The Ballad of Black Tom

As a person who’s attempting to write thoughtful, modern weird fiction, I found The Ballad of Black Tom by Victor LaValle to be a pure delight. Go read this one, folks! It’s a fabulous novella. The narrative is very much in a dialog with (and functions as a razor-sharp rebuttal to) H.P. Lovecraft’s story “The Horror at Red Hook.” Narratively, this is a re-telling and very smart expansion of Lovecraft’s story and tells the tale of Tom Tester, who at the start of the book aspires to be an entertainer but quickly gets swept up in eldritch horrors.

[Spoilers follow; if you don’t want to know the ending of the book before you read it for yourself, continue no further. And yes, it’s rather different than Lovecraft’s story.]


Tester’s evolution from being a bit of a hustler but an essentially decent, caring young man to a sorcerer who murders an entire room full of police and sets the stage for Cthulhu’s awakening is shown to be the direct consequence of the unrelenting brutality of white supremacy. In contrast, the second viewpoint character, Detective Malone (who is the protagonist of Lovecraft’s original story) is shown to drive the plot largely through his selfish curiosity and callous disregard for the people the police bully and murder. Malone could have been Tester’s ally, could have saved the world, but he constantly retreats into his own privilege and turns a blind eye to the horrific injustices happening right in front of him.

At the climax of the book, Tester literally and figuratively removes Malone’s blindness by slashing off the detective’s eyelids with a razor blade and forcing him to behold Cthulhu sleeping in his lair. The rest of the commentary in the book is just as cutting. In the original story, the somewhat brutish private investigators that Malone is forced to work with go without names or dialog. In LaValle’s retelling, there’s just one ham-fisted P.I., and he’s named Howard, after Lovecraft himself.

For me, the greatest moment of horror in the book came not from any Lovecraftian abominations but in Howard’s casual description of his murder of Tom’s disabled, harmless father in his own home, which is chillingly familiar to anyone who’s paying attention to the police brutality that sparked the Black Lives Matter movement:

Mr. Howard pointed at the building. “Because of the orientation of the apartment, the back bedroom faces an air shaft. This left the back room in darkness. After defending myself, it was discovered that the assailant had not been brandishing a rifle.”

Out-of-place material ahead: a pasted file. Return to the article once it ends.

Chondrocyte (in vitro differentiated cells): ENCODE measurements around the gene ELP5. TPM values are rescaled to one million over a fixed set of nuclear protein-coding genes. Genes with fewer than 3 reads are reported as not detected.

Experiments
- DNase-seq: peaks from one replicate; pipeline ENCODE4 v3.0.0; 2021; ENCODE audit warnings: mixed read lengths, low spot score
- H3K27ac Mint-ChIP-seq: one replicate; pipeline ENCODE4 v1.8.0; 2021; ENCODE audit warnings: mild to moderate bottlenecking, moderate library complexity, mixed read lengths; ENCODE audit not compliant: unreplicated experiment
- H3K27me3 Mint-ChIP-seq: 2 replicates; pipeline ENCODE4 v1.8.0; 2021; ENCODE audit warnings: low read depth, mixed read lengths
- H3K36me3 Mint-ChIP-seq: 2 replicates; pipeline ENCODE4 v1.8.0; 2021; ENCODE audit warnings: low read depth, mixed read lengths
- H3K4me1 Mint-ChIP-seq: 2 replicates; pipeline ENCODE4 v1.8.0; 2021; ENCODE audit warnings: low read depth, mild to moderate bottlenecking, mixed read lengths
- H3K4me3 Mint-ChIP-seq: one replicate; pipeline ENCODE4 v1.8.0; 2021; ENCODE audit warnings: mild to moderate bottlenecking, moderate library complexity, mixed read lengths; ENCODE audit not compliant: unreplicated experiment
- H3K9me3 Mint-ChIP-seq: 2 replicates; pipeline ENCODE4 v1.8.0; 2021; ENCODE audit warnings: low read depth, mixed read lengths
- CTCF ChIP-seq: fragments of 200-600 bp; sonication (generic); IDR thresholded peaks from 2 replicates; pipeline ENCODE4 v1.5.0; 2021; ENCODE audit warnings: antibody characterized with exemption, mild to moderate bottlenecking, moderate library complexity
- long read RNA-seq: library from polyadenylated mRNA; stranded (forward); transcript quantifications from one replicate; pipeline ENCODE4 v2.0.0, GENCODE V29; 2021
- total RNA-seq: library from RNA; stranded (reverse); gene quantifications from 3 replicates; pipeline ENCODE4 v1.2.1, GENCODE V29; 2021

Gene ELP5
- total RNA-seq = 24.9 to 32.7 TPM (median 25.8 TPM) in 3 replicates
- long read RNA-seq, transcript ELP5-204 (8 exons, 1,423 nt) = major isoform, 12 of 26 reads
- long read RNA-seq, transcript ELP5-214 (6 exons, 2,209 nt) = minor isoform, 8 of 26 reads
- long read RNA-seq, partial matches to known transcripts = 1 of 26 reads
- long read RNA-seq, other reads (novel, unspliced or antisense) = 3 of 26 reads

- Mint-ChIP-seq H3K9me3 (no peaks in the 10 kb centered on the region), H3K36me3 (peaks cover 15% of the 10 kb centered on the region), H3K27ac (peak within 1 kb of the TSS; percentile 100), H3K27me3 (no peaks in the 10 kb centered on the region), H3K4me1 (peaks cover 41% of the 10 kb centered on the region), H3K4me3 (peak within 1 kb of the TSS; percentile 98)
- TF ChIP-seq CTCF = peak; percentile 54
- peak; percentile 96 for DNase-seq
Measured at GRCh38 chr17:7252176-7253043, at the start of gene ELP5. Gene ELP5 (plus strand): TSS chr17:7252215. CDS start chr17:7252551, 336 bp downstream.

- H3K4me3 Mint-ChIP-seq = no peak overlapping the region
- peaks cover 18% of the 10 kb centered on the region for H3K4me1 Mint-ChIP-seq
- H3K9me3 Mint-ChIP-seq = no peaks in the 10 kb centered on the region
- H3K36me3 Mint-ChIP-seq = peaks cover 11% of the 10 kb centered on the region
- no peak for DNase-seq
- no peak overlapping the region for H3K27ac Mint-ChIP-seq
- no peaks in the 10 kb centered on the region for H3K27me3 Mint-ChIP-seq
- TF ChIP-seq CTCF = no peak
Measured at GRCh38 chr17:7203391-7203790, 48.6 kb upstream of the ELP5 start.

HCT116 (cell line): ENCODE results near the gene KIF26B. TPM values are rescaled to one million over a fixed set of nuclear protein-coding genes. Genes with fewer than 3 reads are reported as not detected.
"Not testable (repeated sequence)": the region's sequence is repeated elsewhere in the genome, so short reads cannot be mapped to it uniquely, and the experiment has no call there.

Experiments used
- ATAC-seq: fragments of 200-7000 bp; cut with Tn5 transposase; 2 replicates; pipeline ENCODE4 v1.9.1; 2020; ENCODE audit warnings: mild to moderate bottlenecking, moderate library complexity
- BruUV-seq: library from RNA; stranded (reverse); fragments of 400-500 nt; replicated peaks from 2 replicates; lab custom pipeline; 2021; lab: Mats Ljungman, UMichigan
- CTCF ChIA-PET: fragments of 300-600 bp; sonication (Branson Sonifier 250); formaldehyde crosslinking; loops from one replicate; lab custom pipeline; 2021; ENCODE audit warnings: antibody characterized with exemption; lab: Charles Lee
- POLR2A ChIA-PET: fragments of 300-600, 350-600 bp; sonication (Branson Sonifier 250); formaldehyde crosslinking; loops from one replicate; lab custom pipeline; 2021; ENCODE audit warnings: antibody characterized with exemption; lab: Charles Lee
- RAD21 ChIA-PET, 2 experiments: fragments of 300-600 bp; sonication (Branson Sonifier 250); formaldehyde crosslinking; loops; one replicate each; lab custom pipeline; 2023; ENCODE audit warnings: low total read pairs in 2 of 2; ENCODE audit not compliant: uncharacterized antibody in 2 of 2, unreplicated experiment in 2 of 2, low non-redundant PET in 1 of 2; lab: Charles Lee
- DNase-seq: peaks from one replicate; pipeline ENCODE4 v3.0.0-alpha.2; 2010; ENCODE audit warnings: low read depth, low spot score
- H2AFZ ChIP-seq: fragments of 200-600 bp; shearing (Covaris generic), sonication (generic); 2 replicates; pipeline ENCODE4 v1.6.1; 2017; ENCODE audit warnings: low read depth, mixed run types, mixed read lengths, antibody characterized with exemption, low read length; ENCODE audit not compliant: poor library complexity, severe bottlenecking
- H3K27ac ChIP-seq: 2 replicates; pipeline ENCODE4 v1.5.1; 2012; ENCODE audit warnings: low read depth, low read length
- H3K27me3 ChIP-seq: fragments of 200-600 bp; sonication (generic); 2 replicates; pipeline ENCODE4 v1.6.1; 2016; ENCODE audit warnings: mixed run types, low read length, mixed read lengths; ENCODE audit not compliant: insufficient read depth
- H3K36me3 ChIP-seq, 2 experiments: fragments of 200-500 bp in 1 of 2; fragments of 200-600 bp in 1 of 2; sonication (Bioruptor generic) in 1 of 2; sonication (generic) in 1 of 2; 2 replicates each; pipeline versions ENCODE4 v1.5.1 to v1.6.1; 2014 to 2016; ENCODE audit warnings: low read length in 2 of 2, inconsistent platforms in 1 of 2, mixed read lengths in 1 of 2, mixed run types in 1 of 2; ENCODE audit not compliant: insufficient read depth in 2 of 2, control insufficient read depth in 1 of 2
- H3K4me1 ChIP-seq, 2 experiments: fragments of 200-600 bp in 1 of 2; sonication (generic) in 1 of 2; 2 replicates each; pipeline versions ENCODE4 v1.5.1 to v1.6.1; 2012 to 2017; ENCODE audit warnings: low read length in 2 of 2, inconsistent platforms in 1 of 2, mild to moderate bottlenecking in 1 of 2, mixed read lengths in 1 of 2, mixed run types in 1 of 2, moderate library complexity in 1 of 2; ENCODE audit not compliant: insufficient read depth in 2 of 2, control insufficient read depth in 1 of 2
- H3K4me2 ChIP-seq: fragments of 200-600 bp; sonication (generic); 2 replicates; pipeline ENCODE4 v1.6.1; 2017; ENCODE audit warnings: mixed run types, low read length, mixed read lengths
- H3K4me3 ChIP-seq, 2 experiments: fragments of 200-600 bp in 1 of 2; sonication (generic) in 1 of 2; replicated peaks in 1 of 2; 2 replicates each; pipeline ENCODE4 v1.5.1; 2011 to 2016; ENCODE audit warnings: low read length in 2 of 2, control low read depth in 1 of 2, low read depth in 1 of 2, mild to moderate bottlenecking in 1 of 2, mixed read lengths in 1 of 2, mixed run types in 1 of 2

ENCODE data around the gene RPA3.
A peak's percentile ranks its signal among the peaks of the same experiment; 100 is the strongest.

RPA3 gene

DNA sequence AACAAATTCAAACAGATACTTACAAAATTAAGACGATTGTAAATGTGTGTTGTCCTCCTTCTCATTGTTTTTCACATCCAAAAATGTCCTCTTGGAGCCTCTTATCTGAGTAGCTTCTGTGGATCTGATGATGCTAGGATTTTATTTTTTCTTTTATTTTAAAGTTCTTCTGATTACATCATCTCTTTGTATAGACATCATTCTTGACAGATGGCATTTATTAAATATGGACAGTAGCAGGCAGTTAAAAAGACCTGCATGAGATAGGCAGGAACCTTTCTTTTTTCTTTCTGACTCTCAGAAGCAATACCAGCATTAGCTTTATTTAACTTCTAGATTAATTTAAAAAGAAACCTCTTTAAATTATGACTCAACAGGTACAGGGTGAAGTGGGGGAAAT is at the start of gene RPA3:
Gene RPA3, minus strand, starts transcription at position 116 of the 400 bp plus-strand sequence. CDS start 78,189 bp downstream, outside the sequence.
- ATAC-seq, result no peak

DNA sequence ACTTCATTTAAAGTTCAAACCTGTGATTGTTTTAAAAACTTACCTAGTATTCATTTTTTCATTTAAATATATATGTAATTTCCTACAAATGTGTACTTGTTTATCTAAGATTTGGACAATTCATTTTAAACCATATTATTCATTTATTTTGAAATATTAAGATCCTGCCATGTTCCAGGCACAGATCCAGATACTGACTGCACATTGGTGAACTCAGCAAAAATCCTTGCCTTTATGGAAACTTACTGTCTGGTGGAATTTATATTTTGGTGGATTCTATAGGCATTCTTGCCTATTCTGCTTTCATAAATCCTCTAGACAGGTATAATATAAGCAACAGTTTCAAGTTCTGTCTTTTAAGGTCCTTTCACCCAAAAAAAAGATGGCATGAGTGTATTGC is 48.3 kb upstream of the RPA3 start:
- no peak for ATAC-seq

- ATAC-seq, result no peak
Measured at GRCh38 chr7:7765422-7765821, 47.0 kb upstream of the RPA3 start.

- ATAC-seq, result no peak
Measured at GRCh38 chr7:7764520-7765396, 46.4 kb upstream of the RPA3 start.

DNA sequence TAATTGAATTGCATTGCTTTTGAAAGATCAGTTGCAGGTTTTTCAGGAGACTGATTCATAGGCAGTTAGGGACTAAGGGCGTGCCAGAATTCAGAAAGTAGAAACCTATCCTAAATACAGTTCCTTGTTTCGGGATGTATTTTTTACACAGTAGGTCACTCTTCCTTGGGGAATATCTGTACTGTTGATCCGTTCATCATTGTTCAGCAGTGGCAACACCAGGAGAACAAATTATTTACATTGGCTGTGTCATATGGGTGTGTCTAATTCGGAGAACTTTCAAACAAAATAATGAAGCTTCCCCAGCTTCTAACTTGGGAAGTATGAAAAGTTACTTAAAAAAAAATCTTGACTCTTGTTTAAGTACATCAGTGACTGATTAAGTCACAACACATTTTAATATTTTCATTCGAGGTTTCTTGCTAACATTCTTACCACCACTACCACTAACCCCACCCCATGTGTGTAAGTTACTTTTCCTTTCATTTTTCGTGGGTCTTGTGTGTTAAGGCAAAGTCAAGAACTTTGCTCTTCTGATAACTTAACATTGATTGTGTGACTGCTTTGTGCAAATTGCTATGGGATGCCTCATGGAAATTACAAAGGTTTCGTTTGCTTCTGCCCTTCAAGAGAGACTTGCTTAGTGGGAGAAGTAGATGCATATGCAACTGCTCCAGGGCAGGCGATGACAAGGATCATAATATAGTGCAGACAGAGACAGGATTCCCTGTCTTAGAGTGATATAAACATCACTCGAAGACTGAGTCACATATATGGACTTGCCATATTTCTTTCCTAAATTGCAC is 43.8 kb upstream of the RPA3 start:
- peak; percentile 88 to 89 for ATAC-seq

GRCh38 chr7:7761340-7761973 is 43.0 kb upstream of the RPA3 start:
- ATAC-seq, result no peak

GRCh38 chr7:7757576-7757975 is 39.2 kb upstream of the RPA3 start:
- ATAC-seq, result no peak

Malone, who’d been watching Tester steadily, offered, “It was a guitar.”

“How many times did you shoot my father?” Tester asked.

“I felt in danger for my life,” Mr. Howard said. “I emptied my revolver. Then I reloaded and did it again.” (LaValle 54-57)

The thing that most impressed me about LaValle’s novel is the dialog he engages in throughout the narrative with Lovecraft’s original story. For instance, in the scene where Tester visits Suydam, the cult leader’s speech is largely a direct quote of Lovecraft’s text:

“Your people,” Robert Suydam began. “Your people are forced to live in mazes of hybrid squalor. It’s all sound and filth and spiritual putrescence … Policemen despair of order or reform and seek rather to erect barriers protecting the outside world from the contagion,” he continued.

Tommy held the neck of the guitar tightly. “You talking about Harlem?”

The spell broke. “What?” Suydam said. “Oh damn you! Why did you interrupt?”

“I’m trying to understand what in the hell place you’re talking about. It doesn’t sound like anywhere I’ve ever lived.” (LaValle 39).

In these exchanges, LaValle pointedly highlights and exposes the pernicious racial lies embedded in the original story, fixes Lovecraft’s world building problems by giving people compelling human motivations, and deepens the story through his own retelling. It’s a masterful piece of work. This is an excellent novel for anyone who wants to see how a modern retelling of a racist story can tackle the issues head-on.


Works Cited

LaValle, Victor D. The Ballad of Black Tom. New York: Macmillan, 2016. Electronic.

Lovecraft, H.P. “The Horror at Red Hook.” DagonBytes. Dagon’s Webworks, 23 Oct. 2002. Web. 5 Mar. 2016.

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